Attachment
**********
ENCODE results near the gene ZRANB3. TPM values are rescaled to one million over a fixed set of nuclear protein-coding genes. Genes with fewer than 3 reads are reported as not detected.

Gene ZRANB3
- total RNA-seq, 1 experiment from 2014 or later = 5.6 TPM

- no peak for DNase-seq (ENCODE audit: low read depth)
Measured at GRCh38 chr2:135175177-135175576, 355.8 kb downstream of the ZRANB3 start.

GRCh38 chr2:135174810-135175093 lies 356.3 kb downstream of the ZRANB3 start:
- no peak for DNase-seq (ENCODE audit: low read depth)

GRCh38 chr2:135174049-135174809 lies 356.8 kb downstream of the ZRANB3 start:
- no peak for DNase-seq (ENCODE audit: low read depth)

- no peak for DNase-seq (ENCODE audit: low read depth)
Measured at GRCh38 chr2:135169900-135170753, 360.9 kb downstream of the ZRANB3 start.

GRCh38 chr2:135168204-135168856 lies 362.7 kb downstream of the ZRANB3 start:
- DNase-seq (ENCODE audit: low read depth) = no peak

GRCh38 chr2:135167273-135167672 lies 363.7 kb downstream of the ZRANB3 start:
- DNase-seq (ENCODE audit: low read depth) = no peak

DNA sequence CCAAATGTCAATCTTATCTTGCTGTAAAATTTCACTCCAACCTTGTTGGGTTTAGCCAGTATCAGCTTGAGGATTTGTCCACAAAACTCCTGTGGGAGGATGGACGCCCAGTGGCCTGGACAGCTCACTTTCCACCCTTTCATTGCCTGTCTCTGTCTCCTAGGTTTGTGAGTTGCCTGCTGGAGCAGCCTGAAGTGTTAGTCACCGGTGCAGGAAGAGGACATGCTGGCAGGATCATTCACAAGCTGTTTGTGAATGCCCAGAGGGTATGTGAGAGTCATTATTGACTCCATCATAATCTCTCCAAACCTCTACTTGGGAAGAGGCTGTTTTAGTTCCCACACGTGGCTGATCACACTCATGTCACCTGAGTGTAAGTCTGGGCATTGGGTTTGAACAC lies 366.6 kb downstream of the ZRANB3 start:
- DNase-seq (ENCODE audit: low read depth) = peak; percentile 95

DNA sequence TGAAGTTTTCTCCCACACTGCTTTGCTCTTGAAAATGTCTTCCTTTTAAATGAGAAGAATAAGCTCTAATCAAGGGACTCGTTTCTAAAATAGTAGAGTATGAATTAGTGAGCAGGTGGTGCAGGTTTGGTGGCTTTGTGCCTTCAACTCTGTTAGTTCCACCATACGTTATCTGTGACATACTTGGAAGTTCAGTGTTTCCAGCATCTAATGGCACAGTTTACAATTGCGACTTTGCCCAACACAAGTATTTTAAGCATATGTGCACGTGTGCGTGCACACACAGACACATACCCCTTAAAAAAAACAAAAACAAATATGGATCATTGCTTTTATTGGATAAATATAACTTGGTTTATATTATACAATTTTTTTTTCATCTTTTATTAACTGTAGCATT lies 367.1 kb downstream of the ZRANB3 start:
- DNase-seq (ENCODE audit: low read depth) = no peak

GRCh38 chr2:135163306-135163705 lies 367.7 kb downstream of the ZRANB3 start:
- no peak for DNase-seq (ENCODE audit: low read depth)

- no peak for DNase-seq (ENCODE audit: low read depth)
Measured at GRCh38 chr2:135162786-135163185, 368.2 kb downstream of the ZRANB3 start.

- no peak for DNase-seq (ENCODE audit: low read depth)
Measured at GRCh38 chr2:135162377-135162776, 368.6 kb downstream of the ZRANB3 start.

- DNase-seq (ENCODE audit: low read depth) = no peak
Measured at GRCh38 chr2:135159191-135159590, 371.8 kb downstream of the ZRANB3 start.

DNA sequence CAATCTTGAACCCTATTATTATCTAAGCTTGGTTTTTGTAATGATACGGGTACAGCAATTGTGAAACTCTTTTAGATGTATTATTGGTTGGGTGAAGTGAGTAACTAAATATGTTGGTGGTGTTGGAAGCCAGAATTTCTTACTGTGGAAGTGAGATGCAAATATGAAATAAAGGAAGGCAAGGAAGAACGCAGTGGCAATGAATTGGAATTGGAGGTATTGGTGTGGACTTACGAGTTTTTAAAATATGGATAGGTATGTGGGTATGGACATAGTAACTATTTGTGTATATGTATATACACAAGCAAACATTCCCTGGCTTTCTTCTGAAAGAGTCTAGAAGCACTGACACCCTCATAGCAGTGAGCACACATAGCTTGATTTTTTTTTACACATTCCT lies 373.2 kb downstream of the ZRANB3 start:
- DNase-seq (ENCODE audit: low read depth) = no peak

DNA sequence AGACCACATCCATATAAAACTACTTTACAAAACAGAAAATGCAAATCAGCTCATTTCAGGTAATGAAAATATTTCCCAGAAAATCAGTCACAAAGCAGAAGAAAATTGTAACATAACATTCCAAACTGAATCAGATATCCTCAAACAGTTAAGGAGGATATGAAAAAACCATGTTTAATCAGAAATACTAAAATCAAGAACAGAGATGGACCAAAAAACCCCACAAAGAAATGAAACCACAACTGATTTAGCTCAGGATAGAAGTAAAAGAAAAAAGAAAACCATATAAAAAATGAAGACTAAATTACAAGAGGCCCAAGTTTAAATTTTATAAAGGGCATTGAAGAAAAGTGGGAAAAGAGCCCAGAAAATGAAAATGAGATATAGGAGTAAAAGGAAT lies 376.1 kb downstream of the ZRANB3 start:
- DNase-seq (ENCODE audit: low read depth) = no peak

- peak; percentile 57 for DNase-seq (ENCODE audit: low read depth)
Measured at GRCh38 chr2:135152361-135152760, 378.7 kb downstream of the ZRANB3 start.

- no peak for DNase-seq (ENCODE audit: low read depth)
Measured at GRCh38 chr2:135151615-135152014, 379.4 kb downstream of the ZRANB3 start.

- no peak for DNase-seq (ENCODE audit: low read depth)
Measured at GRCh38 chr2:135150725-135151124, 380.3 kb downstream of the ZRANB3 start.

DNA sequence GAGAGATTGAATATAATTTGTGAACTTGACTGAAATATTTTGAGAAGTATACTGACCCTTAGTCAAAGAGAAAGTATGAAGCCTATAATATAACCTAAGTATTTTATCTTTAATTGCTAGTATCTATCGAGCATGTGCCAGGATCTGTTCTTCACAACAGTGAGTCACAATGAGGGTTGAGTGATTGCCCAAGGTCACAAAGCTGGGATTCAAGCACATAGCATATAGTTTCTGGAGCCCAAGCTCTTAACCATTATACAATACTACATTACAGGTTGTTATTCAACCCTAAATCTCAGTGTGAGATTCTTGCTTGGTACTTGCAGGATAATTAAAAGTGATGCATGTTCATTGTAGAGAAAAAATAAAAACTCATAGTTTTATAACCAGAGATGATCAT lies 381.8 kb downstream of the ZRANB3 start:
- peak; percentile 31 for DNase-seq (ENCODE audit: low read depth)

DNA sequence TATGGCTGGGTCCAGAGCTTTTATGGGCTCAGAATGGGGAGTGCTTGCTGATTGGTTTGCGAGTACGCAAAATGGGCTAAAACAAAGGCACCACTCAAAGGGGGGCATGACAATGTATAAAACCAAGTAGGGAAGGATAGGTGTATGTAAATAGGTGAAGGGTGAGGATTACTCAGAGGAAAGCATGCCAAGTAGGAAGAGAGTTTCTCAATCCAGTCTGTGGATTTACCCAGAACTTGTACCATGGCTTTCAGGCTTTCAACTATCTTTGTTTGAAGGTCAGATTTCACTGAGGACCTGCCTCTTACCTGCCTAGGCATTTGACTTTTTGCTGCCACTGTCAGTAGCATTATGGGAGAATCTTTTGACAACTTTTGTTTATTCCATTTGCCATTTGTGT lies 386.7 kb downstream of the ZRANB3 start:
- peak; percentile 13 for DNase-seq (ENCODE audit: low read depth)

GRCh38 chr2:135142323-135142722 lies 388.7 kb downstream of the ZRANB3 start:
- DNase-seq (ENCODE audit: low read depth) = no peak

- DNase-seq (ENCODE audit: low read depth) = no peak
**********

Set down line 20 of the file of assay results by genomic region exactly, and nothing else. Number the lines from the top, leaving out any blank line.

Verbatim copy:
GRCh38 chr2:135163306-135163705 lies 367.7 kb downstream of the ZRANB3 start: